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A look at the shareholders of St. James's Place plc (LON:STJ) can tell us which group is most powerful. Institutions will often hold stock in bigger companies, and we expect to see insiders owning a noticeable percentage of the smaller ones. Companies that used to be publicly owned tend to have lower insider ownership.
St. James's Place is a pretty big company. It has a market capitalization of UK£7.2b. Normally institutions would own a significant portion of a company this size. Taking a look at our data on the ownership groups (below), it seems that institutions are noticeable on the share registry. We can zoom in on the different ownership groups, to learn more about St. James's Place.
What Does The Institutional Ownership Tell Us About St. James's Place?
Institutional investors commonly compare their own returns to the returns of a commonly followed index. So they generally do consider buying larger companies that are included in the relevant benchmark index.
As you can see, institutional investors have a fair amount of stake in St. James's Place. This implies the analysts working for those institutions have looked at the stock and they like it. But just like anyone else, they could be wrong. When multiple institutions own a stock, there's always a risk that they are in a 'crowded trade'. When such a trade goes wrong, multiple parties may compete to sell stock fast. This risk is higher in a company without a history of growth. You can see St. James's Place's historic earnings and revenue below, but keep in mind there's always more to the story.
Institutional investors own over 50% of the company, so together than can probably strongly influence board decisions. Hedge funds don't have many shares in St. James's Place. Our data shows that BlackRock, Inc. is the largest shareholder with 5.8% of shares outstanding. In comparison, the second and third largest shareholders hold about 5.4% and 5.0% of the stock.
After doing some more digging, we found that the top 16 have the combined ownership of 51% in the company, suggesting that no single shareholder has significant control over the company.
Researching institutional ownership is a good way to gauge and filter a stock's expected performance. The same can be achieved by studying analyst sentiments. There are plenty of analysts covering the stock, so it might be worth seeing what they are forecasting, too.
Insider Ownership Of St. James's Place
The definition of an insider can differ slightly between different countries, but members of the board of directors always count. Management ultimately answers to the board. However, it is not uncommon for managers to be executive board members, especially if they are a founder or the CEO.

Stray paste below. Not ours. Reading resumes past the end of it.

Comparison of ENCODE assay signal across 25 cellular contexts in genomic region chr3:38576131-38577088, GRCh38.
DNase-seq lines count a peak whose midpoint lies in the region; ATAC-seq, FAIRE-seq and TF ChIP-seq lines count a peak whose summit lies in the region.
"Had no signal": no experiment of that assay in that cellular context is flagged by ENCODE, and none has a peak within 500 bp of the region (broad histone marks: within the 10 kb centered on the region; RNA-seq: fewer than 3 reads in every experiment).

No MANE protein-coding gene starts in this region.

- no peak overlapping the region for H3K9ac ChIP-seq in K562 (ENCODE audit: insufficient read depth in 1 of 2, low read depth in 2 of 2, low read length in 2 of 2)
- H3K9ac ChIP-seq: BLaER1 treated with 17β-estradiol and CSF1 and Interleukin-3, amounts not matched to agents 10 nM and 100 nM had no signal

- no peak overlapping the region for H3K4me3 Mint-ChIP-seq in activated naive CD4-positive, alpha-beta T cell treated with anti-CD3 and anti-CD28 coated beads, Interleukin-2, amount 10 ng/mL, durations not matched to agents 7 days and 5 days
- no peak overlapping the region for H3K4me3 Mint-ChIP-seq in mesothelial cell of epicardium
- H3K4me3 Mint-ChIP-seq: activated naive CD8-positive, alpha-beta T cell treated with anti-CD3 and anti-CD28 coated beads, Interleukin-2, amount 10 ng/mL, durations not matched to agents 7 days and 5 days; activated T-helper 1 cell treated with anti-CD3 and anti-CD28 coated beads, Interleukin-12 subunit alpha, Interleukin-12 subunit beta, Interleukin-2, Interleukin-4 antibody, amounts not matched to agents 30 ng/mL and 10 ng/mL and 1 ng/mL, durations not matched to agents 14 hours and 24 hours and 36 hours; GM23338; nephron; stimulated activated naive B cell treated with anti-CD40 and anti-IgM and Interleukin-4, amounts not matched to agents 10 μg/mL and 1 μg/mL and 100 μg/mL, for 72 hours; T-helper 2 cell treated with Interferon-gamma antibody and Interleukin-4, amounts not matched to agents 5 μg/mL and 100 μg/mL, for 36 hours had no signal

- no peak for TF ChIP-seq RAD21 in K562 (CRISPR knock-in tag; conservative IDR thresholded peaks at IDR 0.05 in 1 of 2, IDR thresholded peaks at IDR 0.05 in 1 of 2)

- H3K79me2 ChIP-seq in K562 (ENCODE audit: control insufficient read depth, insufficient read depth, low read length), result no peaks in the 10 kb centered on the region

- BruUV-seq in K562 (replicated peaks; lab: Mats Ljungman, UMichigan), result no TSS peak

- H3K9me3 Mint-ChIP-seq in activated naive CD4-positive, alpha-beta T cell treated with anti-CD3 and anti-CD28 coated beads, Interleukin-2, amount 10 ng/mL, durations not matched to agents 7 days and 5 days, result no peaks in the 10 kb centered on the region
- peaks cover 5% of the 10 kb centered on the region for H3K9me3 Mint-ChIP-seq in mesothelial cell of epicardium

I generally consider insider ownership to be a good thing. However, on some occasions it makes it more difficult for other shareholders to hold the board accountable for decisions.
Our information suggests that St. James's Place plc insiders own under 1% of the company. It is a very large company, so it would be surprising to see insiders own a large proportion of the company. Though their holding amounts to less than 1%, we can see that board members collectively own UK£22m worth of shares (at current prices). In this sort of situation, it can be more interesting to see if those insiders have been buying or selling.
General Public Ownership
With a 12% ownership, the general public have some degree of sway over St. James's Place. While this size of ownership may not be enough to sway a policy decision in their favour, they can still make a collective impact on company policies.
While it is well worth considering the different groups that own a company, there are other factors that are even more important. Case in point: We've spotted 2 warning signs for St. James's Place you should be aware of.
But ultimately it is the future, not the past, that will determine how well the owners of this business will do. Therefore we think it advisable to take a look at this free report showing whether analysts are predicting a brighter future.
NB: Figures in this article are calculated using data from the last twelve months, which refer to the 12-month period ending on the last date of the month the financial statement is dated. This may not be consistent with full year annual report figures.
This article by Simply Wall St is general in nature. It does not constitute a recommendation to buy or sell any stock, and does not take account of your objectives, or your financial situation. We aim to bring you long-term focused analysis driven by fundamental data. Note that our analysis may not factor in the latest price-sensitive company announcements or qualitative material. Simply Wall St has no position in any stocks mentioned.
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